Hedon tradesmen, artisans and labourers petitioned the Commons against interference with the corn laws, 19 Feb. 1827, local maltsters petitioned for repeal of the Malt Act, 8 Feb., and the inhabitants for the abolition of slavery, 17 June 1828.11 In May 1830 the young Tory Lord Mahon*, son of the 4th earl Stanhope, who had £3,500 burning a hole in his pocket, considered trying Hedon at the impending general election, observing that the comparatively small electorate made ‘even "polling money"’ a feasible proposition and assuming that the ‘neighbouring landed property’ of his grandfather, the 1st Lord Carrington, would have ‘considerable weight’. However, his adviser Lord Strangford told Stanhope that if Carrington wished ‘to establish or to recover (I don’t know which is his object) an interest’ it would be better to send down one of his Members for Midhurst or Wendover than to throw on the greenhorn Mahon ‘the labour and fatigue of fighting his battle’. In the event Mahon was returned for Wootton Bassett with Villiers, and no other evidence has been found of an intervention by Carrington.12 At the dissolution Baillie unexpectedly abandoned Hedon for Inverness Burghs. Farrand resurfaced, apparently now with corporation approval. The other candidate was the 23-year-old Catholic baronet, Sir Thomas Constable of nearby Burton Constable, hereditary lord of the seignory of Holderness, who was evidently invited by the Ivesons. A threatened third man did not materialize and Farrand and Constable walked over amid much pomp and circumstance and distribution of largesse.13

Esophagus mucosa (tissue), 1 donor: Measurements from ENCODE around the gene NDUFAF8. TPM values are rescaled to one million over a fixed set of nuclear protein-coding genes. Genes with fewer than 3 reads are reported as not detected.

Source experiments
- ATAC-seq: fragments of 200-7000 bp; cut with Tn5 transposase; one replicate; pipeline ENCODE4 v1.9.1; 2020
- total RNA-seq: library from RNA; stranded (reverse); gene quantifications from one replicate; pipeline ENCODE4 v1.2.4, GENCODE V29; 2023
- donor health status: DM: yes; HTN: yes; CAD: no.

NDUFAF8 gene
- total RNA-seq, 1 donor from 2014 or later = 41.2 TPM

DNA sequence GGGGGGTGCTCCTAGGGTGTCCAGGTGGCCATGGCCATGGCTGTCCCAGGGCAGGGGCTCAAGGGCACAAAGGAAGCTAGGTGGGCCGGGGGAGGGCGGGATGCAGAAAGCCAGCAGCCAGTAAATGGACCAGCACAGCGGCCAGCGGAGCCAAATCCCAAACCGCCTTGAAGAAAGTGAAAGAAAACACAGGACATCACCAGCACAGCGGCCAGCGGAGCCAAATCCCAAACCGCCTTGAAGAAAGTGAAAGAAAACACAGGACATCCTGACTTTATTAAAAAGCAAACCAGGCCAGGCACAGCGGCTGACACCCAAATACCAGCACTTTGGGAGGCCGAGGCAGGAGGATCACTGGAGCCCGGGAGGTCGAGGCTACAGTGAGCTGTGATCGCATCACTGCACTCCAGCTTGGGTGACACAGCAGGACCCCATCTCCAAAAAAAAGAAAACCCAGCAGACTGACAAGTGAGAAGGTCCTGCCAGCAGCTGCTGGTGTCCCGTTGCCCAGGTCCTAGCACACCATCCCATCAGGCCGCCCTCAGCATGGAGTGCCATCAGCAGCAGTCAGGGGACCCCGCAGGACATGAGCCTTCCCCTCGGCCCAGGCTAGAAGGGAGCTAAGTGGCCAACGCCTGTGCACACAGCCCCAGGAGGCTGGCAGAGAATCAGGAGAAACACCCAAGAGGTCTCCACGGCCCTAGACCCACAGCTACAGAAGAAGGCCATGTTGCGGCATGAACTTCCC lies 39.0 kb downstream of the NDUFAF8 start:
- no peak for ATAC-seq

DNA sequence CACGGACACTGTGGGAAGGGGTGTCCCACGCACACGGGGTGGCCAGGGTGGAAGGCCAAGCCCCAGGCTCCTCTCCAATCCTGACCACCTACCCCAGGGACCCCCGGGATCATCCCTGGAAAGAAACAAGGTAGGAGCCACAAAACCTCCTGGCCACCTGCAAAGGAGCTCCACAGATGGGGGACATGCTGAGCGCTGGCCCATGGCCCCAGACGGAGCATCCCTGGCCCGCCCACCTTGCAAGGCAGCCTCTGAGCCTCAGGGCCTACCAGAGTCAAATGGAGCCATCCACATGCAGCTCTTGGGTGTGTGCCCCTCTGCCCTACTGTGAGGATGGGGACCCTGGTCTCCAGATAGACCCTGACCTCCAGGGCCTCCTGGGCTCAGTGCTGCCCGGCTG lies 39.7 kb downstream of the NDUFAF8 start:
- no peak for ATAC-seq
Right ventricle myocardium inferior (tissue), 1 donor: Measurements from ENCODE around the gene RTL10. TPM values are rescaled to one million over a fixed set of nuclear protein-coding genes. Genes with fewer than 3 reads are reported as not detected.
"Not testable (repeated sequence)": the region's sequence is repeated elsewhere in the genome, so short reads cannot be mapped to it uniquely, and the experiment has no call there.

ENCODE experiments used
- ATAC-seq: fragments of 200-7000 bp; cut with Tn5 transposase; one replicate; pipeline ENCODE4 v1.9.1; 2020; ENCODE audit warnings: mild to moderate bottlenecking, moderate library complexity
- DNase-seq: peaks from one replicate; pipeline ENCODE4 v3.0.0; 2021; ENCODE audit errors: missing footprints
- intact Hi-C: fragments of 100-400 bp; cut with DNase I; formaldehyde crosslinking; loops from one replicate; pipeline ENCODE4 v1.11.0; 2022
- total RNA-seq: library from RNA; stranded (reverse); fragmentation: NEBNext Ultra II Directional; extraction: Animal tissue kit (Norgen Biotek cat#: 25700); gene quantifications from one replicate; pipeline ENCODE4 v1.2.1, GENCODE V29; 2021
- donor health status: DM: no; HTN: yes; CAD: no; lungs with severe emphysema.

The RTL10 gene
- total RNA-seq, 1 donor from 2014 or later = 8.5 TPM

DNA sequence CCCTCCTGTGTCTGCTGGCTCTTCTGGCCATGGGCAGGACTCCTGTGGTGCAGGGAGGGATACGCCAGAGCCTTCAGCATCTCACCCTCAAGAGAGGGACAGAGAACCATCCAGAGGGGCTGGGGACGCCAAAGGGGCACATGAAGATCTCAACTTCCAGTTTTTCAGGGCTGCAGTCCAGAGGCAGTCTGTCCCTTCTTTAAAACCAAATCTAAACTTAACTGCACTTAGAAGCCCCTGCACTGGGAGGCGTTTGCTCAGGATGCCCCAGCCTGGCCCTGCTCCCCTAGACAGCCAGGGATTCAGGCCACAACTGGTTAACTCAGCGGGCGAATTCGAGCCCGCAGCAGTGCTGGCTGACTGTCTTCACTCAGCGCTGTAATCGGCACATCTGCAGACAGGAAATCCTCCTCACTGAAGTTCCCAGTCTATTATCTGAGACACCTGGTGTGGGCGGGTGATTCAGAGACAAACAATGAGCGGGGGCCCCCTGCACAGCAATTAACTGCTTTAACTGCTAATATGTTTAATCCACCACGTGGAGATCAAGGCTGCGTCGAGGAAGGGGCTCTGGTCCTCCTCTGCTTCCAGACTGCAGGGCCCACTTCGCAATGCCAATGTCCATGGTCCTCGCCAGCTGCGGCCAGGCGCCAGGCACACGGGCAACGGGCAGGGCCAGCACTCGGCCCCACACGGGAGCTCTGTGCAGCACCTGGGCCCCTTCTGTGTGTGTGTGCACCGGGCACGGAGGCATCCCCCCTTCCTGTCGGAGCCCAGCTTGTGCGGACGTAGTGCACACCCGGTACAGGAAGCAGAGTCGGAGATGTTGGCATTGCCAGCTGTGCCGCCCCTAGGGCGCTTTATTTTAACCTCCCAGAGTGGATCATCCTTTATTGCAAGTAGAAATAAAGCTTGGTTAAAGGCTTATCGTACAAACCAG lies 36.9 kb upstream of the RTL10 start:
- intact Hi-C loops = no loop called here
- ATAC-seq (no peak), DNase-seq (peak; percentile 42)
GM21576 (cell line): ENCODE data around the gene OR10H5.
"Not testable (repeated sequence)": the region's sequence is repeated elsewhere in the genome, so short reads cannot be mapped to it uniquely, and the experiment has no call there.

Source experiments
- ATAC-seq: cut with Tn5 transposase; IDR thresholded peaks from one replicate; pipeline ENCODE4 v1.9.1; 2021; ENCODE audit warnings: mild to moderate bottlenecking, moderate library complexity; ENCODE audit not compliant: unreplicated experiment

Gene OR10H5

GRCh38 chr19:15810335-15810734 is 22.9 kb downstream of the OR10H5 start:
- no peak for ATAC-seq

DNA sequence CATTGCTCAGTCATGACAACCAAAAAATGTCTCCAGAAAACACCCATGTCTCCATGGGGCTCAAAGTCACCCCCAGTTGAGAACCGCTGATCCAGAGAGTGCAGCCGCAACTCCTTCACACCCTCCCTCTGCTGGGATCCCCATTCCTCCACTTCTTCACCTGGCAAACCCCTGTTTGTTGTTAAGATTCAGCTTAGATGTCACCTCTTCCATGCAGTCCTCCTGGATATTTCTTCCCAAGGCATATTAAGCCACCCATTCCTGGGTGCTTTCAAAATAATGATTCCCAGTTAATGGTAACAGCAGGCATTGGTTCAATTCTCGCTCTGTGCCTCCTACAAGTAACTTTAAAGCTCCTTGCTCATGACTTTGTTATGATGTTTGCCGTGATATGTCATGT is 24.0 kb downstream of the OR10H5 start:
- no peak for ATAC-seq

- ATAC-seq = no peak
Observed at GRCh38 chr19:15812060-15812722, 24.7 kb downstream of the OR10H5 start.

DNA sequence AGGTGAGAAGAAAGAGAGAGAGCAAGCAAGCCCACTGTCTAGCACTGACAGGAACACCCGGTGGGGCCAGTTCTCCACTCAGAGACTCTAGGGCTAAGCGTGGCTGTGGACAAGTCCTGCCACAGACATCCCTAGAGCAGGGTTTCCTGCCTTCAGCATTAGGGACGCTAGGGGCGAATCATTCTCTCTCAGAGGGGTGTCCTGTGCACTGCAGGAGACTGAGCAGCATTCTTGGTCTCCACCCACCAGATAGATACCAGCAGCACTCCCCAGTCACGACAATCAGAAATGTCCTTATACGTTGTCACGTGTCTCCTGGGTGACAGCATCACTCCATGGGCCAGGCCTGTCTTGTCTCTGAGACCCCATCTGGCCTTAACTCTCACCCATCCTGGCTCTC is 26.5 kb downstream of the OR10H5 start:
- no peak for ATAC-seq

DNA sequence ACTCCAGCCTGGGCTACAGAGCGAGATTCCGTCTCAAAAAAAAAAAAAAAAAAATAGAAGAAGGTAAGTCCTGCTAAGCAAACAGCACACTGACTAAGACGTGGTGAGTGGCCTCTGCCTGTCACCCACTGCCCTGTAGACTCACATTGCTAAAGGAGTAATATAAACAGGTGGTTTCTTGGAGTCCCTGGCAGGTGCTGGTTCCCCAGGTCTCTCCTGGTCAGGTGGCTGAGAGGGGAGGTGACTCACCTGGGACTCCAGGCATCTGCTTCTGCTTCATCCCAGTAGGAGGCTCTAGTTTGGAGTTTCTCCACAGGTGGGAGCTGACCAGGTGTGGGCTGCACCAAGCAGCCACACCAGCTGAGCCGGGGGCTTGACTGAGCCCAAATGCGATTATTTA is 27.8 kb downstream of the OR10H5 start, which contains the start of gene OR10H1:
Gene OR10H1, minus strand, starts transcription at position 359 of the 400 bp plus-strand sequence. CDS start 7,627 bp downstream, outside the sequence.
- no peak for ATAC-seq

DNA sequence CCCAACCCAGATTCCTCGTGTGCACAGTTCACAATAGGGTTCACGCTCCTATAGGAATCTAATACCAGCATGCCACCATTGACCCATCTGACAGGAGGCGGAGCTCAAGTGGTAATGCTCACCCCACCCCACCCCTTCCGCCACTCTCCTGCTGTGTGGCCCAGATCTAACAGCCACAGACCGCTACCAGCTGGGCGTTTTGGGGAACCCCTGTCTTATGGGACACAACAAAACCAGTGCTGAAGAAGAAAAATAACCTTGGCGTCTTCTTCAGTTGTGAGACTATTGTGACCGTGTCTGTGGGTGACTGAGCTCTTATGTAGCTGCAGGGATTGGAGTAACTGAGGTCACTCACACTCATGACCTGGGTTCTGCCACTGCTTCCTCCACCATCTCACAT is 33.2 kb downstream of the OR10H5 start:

Wesleyan Methodists petitioned the Lords, 16 Nov., and the inhabitants the Commons, 22 Nov. 1830, for the abolition of slavery.14 Both Members opposed the Grey ministry’s reform scheme, by which Hedon was scheduled for disfranchisement, and they were returned unopposed as the corporation’s endorsed candidates at the general election of 1831.15 On 22 July 1831 Farrand vainly argued in the House that Hedon could be united with the hundred of Holderness to return one Member; and on 1 June 1832 the corporation, burgesses and inhabitants of the borough and freeholders and copyholders of Holderness petitioned the Lords to the same effect.16 Under the new criteria adopted for disfranchisement in the final reform bill, Hedon was ranked 39th in the list of small boroughs, comfortably within schedule A.

Author: Martin Casey


  • 1. E. Baines, Hist. Yorks. (1823), ii. 214-16; PP (1835), xxv. 1541.
  • 2. PP (1831), xvi. 42-43; (1835), xxv. 1537, 1541.
  • 3. HP Commons, 1790-1820, ii. 445-6; J. Markham, 1820 Election at Hedon, 15, 16, 19-20.
  • 4. Hull Advertiser, 3, 10 Mar. 1820; Markham, 10-12, 24-25.
  • 5. Markham, 25-26; Hedon Pollbook (1820).
  • 6. CJ, lxxv. 197, 389; lxxvi. 10, 66, 68, 94, 442; J. Markham, ‘Elections and Electioneering in E. Yorks.’ (Hull Univ. M.A. thesis, 1976), 75-80.
  • 7. CJ, lxxix. 161; lxxxi. 106.
  • 8. Hull Advertiser, 2, 9, 23 June 1826; M.T. Craven New Hist. Hedon, 136-58.
  • 9. Craven, 149-50; Hedon Pollbook (1826).
  • 10. CJ, lxxxii. 70, 71, 112, 117, 120, 132, 133, 146, 240, 268, 269, 373.
  • 11. Ibid. 191; lxxxiii. 26, 443.
  • 12. Cent. Kent. Stud. Stanhope mss U1590 C130/9, Mahon to Stanhope, 22, 24, 26 May; C138/2, Strangford to same, 26 May 1830.
  • 13. Hull Advertiser, 6, 13, 20, 27 Aug.; Hull Rockingham, 7, 14 Aug. 1830; Craven, 163.
  • 14. LJ, lxiii. 78; CJ, lxxxvi. 126.
  • 15. Hull Advertiser, 29 Apr., 6 May 1831; Humberside RO DDCC/45/40.
  • 16. LJ, lxiv. 252.